Possibly the future flying machine will consist in the combination of the aeroplane and lifting screw systems. In the way of safety there will be undoubtedly an advantage in retaining the aeroplane surface in case of falls, even though it may not be adjusted to support a certain weight., like a parachute. In the case of Mr. Orville Wright's accident, the spread of canvas to some extent retarded the fall. In the opinion of Mr. Orville Wright, had the accident happened higher up in the air he would have been able to right the machine, and glide safely to earth with it.

Concerning the fall of an aeroplane through accident, such as the collapse of a motor, or even the gliding down purposely without motor action when near to ground, I would like to make a suggestion. If arrangements could be devised to suddenly make the sustaining surfaces convex when about to descend, a safe descent would probably be much facilitated. When I take a flat strip of paper and let it fall, in the majority of cases it will fall revolving rapidly, a fact first pointed out by Maxwell and afterwards commented upon by Lord Rayleigh as a fact that has not been completely explained. But if I curve up the ends of this strip very slightly, the strip generally falls to the floor without turning over. If I let the strip fall ten times in succession, it will probably maintain its stability throughout the test. This is, I think, an experiment worth a practical test.

While on the question of means of securing safety, in may perhaps be suggested that in experimental flights it would be advisable if the operator and his companions provided themselves with parachutes, which probably in the future will come to be regarded as the lifebuoys of flying machines. It would be possible for parachutes to be so suspended that the weight of the aviators suddenly thrown on to them would release them. Probably the best form of parachute will be found to be one with a rotary fall, a principle that has yet to be worked out. The sycamore seed in falling affords an example of a rotarv parachute.

There are some who say that the experiments of the Brothers Wright show that the conquest of the air is complete. But those who speak thus grasp not the situation. It is true that the Brothers Wright have, this year, shown that mechanical flight is possible in a calm atmosphere, and in slight breezes, and this is in itself a triumph. But before we can say man has mastered the great problem of flight, he must fly not only in tranquil airs and slight breezes, but against strong winds and treacherous gusts. Then only will he have wrested from the sea-gulls their long-guarded secret, when, like them, he can use the swift moving air currents to aid his flight. When the aeroplane has encountered the storm, and sailed in its midst undisturbed, and come back sale to port, then, and then only, can he say that, for everyday practical use, the aeroplane has come.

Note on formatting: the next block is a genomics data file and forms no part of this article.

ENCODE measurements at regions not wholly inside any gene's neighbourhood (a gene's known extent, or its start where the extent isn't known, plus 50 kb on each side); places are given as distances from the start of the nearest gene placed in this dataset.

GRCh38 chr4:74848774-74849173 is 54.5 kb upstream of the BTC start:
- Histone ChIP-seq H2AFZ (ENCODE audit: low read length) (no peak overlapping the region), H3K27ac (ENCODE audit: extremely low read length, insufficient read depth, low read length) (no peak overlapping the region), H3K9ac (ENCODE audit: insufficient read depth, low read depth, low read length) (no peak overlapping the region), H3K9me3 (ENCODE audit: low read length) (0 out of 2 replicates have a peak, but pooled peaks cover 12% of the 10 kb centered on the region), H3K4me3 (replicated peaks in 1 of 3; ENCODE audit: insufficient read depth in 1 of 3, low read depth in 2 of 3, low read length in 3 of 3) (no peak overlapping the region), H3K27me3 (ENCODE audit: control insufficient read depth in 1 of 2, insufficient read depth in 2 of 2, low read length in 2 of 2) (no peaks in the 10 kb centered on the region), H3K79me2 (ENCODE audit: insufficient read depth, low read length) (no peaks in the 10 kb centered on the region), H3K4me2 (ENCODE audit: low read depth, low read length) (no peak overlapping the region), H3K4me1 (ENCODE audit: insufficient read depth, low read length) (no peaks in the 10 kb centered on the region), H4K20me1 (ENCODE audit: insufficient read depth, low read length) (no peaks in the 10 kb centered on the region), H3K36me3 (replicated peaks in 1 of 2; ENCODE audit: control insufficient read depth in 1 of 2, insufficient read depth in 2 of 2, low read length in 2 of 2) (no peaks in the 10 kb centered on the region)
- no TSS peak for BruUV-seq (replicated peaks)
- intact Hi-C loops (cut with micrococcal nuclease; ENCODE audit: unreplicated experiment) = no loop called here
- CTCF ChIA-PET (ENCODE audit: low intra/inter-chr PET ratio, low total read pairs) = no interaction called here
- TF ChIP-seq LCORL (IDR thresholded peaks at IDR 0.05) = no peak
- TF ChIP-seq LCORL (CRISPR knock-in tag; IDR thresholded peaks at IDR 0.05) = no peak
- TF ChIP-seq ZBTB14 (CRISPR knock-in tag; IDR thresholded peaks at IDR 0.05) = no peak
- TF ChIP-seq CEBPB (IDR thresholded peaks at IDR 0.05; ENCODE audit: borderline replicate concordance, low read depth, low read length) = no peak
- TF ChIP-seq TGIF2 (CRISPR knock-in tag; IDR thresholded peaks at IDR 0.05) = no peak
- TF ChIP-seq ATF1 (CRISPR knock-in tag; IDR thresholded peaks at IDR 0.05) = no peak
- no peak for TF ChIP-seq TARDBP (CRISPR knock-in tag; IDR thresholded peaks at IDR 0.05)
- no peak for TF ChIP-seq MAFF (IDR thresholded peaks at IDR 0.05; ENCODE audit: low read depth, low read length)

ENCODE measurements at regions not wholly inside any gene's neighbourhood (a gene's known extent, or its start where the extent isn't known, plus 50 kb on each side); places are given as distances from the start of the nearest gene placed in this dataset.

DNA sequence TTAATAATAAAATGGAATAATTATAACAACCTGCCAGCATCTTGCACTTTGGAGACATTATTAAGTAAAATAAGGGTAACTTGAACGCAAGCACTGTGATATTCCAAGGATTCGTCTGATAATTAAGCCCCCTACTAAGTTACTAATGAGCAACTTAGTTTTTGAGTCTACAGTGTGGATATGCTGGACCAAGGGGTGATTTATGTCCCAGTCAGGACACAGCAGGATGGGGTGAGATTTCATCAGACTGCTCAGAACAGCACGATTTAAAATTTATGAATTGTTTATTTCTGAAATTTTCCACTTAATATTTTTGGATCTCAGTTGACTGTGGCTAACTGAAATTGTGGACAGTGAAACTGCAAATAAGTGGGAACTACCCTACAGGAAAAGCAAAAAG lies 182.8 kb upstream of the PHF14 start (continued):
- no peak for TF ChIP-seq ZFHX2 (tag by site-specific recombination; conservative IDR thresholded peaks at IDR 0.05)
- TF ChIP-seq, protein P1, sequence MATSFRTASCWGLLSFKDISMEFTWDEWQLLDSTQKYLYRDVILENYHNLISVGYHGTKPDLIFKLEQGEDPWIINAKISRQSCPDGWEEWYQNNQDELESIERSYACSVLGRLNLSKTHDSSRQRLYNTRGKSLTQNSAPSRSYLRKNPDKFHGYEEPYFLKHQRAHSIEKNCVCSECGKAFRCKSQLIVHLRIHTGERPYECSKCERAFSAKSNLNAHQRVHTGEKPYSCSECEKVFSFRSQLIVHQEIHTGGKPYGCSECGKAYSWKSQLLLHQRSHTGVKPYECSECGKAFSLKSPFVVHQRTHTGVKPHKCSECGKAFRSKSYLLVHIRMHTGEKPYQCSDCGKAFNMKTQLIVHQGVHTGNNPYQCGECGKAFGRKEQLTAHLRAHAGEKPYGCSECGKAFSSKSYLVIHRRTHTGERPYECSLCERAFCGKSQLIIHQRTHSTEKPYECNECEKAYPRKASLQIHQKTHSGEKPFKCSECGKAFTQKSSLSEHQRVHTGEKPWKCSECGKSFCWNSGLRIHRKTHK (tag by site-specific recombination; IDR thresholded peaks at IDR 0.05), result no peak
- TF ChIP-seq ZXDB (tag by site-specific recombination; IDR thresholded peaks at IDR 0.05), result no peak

There will, too, be much to be learnt concerning the tricks and ways of aerial currents, even in more tranquil airs. The following simple experiment may suggest how the balance of an aeroplane may be unexpectedly upset by an uprising current of air.

When the wind blows against a cliff or steep hill there is produced an upward current of air. Now imagine an aeroplane comfortably travelling and maintaining its equilibrium and stability. When it reaches the region of the cliff and the sudden uprising current, there will be a great chance of its equilibrium or stability being upset.

In view of the possibility of man acquiring, like soaring birds, the power of making use of the vertical component of the wind, the internal work of the wind, i.e., its gustiness, and even the non uniformity of wind, i.e., its different velocities at different levels, it would seem important that every light that can be thrown upon the difficult subject of equilibrium and stability, experimentally and mathematically, should be eagerly sought. In connection with the subject of " longitudinal stability," I should like to call special attention to the remarkable researches of Professor G. H. Bryan and Mr. W. E. Williams.

In the course of a few remarks on gliding flight which Professor Bryan made in the course of a Friday evening discourse at the Royal Institution in 1901, it seemed to me evident that he had a greater grasp of the mathematical side of the problem of aerial navigation than had been previously evidenced, and, at my request, he wrote the remarkable mathematical discourse on the subject which was read before the Aeronautical Society of Great Britain on December 3rd, 1903.

The remarks of Professor Bryan as to the distinction between equilibrium and stability—a distinction not very generally appreciated— may perhaps with advantage be here quoted :—